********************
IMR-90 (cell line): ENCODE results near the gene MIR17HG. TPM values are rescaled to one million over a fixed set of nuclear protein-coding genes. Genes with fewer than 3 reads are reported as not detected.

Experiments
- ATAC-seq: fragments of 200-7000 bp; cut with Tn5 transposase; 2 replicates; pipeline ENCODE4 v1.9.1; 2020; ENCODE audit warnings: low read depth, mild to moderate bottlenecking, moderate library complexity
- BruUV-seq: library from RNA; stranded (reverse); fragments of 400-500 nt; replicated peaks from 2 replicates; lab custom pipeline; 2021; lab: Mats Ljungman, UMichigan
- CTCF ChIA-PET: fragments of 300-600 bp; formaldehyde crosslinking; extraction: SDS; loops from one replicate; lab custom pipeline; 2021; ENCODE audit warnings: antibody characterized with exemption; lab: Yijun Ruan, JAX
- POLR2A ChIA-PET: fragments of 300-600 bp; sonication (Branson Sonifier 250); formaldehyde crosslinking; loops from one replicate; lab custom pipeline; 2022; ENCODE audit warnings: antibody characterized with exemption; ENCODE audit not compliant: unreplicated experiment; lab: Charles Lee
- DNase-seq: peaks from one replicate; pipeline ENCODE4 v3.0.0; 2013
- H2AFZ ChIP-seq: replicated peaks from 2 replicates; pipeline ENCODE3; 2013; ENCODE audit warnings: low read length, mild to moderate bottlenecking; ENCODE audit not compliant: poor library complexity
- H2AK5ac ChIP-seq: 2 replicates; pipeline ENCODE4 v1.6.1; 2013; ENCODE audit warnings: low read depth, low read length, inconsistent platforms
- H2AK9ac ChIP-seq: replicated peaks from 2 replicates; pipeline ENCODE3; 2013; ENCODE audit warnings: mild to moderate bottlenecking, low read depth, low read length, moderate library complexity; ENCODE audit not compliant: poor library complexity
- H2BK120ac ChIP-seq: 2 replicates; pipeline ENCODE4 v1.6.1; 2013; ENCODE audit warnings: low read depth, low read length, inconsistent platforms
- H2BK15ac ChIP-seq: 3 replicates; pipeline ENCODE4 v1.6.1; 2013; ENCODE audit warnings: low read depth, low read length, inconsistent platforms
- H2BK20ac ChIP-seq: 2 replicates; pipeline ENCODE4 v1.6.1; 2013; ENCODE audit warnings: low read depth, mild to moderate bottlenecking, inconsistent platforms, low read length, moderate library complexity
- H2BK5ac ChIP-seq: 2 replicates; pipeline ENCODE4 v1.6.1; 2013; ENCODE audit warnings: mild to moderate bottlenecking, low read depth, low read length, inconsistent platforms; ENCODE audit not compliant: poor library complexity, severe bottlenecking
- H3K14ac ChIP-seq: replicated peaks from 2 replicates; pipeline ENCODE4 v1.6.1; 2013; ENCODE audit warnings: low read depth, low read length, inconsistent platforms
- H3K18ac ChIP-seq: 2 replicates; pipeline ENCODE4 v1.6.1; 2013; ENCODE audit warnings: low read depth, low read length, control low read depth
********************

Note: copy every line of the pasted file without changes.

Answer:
IMR-90 (cell line): ENCODE results near the gene MIR17HG. TPM values are rescaled to one million over a fixed set of nuclear protein-coding genes. Genes with fewer than 3 reads are reported as not detected.

Experiments
- ATAC-seq: fragments of 200-7000 bp; cut with Tn5 transposase; 2 replicates; pipeline ENCODE4 v1.9.1; 2020; ENCODE audit warnings: low read depth, mild to moderate bottlenecking, moderate library complexity
- BruUV-seq: library from RNA; stranded (reverse); fragments of 400-500 nt; replicated peaks from 2 replicates; lab custom pipeline; 2021; lab: Mats Ljungman, UMichigan
- CTCF ChIA-PET: fragments of 300-600 bp; formaldehyde crosslinking; extraction: SDS; loops from one replicate; lab custom pipeline; 2021; ENCODE audit warnings: antibody characterized with exemption; lab: Yijun Ruan, JAX
- POLR2A ChIA-PET: fragments of 300-600 bp; sonication (Branson Sonifier 250); formaldehyde crosslinking; loops from one replicate; lab custom pipeline; 2022; ENCODE audit warnings: antibody characterized with exemption; ENCODE audit not compliant: unreplicated experiment; lab: Charles Lee
- DNase-seq: peaks from one replicate; pipeline ENCODE4 v3.0.0; 2013
- H2AFZ ChIP-seq: replicated peaks from 2 replicates; pipeline ENCODE3; 2013; ENCODE audit warnings: low read length, mild to moderate bottlenecking; ENCODE audit not compliant: poor library complexity
- H2AK5ac ChIP-seq: 2 replicates; pipeline ENCODE4 v1.6.1; 2013; ENCODE audit warnings: low read depth, low read length, inconsistent platforms
- H2AK9ac ChIP-seq: replicated peaks from 2 replicates; pipeline ENCODE3; 2013; ENCODE audit warnings: mild to moderate bottlenecking, low read depth, low read length, moderate library complexity; ENCODE audit not compliant: poor library complexity
- H2BK120ac ChIP-seq: 2 replicates; pipeline ENCODE4 v1.6.1; 2013; ENCODE audit warnings: low read depth, low read length, inconsistent platforms
- H2BK15ac ChIP-seq: 3 replicates; pipeline ENCODE4 v1.6.1; 2013; ENCODE audit warnings: low read depth, low read length, inconsistent platforms
- H2BK20ac ChIP-seq: 2 replicates; pipeline ENCODE4 v1.6.1; 2013; ENCODE audit warnings: low read depth, mild to moderate bottlenecking, inconsistent platforms, low read length, moderate library complexity
- H2BK5ac ChIP-seq: 2 replicates; pipeline ENCODE4 v1.6.1; 2013; ENCODE audit warnings: mild to moderate bottlenecking, low read depth, low read length, inconsistent platforms; ENCODE audit not compliant: poor library complexity, severe bottlenecking
- H3K14ac ChIP-seq: replicated peaks from 2 replicates; pipeline ENCODE4 v1.6.1; 2013; ENCODE audit warnings: low read depth, low read length, inconsistent platforms
- H3K18ac ChIP-seq: 2 replicates; pipeline ENCODE4 v1.6.1; 2013; ENCODE audit warnings: low read depth, low read length, control low read depth